The industry's campaign to educate the public about front-of-pack Guideline Daily Amount labelling began in earnest this week with the launch of a consumer-facing website.

The site - at - is the first step in the Food and Drink Federation's drive to win consumers' hearts and minds in the battle with the Food Standards Agency over which is the best approach to signpost labelling - GDAs or multiple traffic lights.

TV and press advertising for GDAs will follow next spring as part of a campaign headlined 'Know what's going inside you'.

A seminar hosted by the FDF this week was told that a survey of 45 independent nutritional consultants found the majority thought both GDAs and traffic lights were equally useful in providing at-a-glance information on the levels of nutrients in a product.

But while 80% thought GDAs were useful for finding out the contribution a product makes to a diet, just 10% said the same of traffic lights. However, the debate over signpost labelling still divides the industry. This week it emerged that Musgrave Budgens Londis is to use traffic lights on products from the new year.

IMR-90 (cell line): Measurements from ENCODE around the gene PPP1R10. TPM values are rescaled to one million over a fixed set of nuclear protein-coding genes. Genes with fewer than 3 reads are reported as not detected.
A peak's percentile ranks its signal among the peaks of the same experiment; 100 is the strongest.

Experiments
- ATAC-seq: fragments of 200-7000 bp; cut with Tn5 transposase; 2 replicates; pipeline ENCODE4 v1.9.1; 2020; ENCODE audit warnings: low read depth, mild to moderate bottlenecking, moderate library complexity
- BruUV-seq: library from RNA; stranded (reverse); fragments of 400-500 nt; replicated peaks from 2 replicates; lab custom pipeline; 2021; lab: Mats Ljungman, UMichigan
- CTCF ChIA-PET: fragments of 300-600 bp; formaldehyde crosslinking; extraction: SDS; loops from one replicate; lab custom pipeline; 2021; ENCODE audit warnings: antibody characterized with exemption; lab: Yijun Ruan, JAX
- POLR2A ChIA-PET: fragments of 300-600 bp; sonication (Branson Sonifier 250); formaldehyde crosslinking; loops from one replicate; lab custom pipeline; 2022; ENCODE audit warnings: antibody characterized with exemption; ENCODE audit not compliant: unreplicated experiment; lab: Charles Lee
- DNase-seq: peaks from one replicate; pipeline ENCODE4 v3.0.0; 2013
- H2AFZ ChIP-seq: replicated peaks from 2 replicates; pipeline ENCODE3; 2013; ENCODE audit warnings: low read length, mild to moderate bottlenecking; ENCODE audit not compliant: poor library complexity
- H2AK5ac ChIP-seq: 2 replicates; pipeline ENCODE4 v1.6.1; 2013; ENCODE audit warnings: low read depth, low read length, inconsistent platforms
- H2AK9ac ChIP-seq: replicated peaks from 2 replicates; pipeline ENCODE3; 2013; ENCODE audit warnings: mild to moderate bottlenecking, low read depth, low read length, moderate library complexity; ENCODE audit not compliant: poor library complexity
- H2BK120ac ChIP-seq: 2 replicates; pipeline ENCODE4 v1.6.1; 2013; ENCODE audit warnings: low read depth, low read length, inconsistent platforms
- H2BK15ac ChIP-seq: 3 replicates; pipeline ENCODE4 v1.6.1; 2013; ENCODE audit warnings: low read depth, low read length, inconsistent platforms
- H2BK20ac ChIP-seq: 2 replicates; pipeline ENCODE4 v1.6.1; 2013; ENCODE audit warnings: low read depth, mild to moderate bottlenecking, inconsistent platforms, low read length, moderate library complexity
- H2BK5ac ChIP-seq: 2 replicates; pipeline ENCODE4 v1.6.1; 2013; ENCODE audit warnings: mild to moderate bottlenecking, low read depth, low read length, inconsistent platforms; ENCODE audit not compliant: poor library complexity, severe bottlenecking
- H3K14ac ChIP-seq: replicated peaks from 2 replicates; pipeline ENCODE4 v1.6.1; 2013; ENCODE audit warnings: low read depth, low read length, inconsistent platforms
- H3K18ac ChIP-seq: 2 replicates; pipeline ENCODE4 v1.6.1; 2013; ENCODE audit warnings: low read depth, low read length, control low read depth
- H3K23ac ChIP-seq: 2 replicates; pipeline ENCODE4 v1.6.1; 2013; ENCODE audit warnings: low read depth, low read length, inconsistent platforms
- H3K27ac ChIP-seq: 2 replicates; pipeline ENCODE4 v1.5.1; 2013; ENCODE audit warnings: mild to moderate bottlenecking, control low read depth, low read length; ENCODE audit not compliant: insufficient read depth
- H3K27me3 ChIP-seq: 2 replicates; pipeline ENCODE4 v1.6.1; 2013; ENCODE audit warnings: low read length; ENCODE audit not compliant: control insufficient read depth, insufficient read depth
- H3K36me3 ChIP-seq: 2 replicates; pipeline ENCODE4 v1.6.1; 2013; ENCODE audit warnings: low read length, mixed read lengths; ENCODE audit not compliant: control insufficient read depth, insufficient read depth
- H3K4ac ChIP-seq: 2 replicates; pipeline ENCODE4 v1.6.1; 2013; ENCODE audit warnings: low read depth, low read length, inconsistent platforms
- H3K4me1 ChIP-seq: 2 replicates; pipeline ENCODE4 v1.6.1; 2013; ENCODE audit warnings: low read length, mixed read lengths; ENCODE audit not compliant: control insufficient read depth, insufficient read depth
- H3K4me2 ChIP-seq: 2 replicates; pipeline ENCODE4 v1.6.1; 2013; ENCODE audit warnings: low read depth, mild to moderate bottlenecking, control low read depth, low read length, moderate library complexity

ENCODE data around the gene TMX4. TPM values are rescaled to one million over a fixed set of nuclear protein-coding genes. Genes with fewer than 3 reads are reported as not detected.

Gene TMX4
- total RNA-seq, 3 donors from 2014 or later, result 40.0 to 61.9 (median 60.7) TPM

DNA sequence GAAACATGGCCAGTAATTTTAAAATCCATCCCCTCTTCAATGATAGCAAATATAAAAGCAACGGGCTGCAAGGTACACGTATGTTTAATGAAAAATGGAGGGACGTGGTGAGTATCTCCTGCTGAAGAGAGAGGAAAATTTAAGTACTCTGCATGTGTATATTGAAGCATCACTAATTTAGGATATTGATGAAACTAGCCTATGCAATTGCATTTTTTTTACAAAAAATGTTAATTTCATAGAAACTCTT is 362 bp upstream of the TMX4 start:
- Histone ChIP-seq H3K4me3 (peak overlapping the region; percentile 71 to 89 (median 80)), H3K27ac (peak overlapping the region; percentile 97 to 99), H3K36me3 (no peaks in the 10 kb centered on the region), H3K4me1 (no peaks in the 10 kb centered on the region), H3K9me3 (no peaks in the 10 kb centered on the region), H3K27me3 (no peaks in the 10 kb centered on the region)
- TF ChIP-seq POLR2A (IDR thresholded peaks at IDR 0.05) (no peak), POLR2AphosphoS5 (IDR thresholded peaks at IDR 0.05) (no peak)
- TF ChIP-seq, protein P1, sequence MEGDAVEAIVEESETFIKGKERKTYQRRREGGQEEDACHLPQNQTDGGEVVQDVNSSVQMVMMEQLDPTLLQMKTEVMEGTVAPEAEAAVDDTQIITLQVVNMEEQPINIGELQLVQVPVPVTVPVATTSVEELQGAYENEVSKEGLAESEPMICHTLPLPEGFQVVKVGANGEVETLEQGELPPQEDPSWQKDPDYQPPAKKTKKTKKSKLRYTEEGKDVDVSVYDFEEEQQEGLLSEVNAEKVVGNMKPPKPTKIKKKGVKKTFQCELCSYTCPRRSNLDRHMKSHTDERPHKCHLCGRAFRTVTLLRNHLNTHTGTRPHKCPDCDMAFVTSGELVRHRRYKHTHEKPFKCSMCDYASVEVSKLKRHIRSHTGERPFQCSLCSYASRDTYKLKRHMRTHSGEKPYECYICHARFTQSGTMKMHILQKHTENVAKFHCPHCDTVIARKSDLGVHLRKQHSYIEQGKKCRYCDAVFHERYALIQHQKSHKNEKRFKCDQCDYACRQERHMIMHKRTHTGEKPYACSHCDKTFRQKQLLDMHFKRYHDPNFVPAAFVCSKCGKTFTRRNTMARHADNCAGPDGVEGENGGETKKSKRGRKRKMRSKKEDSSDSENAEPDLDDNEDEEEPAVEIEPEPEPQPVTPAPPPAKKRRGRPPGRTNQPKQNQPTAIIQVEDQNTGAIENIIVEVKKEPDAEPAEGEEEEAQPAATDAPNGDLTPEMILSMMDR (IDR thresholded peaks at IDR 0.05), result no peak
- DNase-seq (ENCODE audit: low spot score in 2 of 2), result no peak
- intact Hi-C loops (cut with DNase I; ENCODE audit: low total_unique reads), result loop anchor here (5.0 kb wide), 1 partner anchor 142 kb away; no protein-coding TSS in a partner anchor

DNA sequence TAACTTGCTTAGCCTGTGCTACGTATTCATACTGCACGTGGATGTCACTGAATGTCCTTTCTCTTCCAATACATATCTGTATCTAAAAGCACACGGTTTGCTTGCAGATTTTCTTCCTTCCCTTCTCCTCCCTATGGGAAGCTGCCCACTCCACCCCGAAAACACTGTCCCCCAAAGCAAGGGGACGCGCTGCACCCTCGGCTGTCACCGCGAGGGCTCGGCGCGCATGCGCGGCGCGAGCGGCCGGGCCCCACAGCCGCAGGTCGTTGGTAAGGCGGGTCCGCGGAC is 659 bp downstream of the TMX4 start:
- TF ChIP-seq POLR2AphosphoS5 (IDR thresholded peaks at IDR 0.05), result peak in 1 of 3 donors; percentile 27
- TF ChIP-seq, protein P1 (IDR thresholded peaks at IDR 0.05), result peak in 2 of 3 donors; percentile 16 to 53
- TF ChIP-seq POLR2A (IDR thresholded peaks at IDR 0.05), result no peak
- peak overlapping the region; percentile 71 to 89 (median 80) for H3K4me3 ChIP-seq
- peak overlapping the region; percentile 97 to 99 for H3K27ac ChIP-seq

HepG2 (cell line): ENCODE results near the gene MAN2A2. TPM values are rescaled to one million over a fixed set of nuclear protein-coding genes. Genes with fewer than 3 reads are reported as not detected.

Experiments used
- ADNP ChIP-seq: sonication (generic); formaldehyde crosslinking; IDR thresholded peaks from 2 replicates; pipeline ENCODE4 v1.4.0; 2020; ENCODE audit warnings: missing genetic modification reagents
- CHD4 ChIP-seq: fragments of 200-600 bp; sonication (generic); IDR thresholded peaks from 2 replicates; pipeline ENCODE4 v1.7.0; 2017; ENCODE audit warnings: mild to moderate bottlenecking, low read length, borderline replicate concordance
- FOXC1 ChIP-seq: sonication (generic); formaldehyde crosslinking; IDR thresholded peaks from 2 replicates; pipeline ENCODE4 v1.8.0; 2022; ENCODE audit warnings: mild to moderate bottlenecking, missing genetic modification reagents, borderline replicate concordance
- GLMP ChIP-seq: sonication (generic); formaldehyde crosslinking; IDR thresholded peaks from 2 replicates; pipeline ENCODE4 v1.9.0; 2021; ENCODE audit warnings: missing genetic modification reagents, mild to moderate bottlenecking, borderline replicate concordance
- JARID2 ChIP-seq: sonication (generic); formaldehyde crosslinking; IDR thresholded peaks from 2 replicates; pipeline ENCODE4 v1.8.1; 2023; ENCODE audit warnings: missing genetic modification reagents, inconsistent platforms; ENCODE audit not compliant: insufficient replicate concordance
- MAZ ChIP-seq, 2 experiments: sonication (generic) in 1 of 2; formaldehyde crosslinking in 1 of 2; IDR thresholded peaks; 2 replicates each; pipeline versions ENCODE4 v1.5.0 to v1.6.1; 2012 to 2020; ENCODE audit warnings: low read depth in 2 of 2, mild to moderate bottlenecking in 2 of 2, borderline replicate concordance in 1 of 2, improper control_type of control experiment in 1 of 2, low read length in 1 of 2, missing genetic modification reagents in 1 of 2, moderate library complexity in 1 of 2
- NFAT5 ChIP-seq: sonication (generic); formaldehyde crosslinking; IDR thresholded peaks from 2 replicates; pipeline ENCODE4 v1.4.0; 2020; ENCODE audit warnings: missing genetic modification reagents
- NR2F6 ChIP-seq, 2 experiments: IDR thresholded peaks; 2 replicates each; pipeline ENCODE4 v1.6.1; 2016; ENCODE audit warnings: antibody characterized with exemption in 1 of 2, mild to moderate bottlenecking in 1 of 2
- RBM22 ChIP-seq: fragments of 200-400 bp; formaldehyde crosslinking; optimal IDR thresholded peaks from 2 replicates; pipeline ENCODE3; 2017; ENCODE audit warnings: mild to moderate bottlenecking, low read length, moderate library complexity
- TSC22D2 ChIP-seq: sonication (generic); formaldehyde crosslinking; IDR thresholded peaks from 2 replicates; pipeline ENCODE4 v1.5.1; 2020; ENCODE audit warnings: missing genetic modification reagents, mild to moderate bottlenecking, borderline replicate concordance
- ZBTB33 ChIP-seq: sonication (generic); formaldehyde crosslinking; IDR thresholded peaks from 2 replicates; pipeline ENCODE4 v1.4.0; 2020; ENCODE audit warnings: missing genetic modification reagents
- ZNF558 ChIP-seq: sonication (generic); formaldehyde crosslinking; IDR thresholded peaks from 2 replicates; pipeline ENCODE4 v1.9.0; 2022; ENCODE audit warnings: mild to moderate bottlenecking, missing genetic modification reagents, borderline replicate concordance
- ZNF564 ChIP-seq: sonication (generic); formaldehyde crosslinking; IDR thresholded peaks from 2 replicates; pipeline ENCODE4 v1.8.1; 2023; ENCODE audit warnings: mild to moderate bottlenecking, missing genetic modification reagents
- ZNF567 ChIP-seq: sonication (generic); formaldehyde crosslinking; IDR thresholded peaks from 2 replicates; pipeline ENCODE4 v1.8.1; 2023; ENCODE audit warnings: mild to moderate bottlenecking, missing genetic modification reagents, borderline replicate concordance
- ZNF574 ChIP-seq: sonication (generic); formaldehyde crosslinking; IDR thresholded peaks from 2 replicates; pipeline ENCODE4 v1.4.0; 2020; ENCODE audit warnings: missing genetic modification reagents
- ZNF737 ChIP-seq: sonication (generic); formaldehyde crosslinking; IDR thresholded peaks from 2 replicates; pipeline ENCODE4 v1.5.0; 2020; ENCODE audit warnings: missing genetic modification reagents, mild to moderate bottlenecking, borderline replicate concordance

But, also this week, Stephen Waugh, the new president of the British Frozen Food Federation, threw his support behind GDAs. "Generally, UK consumers are still not sufficiently knowledgeable about nutritional matters," he said at the organisation's annual lunch. "If they are spoon-fed with traffic lights only, they will never achieve enough understanding to be able to determine their diets for themselves."

Some, such as M&S and McCain Foods, have developed a combined approach. FDF president and Unilever UK national manager Gavin Neath said this was little better than traffic lights alone. "If you have a mixed economy, there will still be a temptation for consumers to take red to mean 'stop' and green to mean 'go'."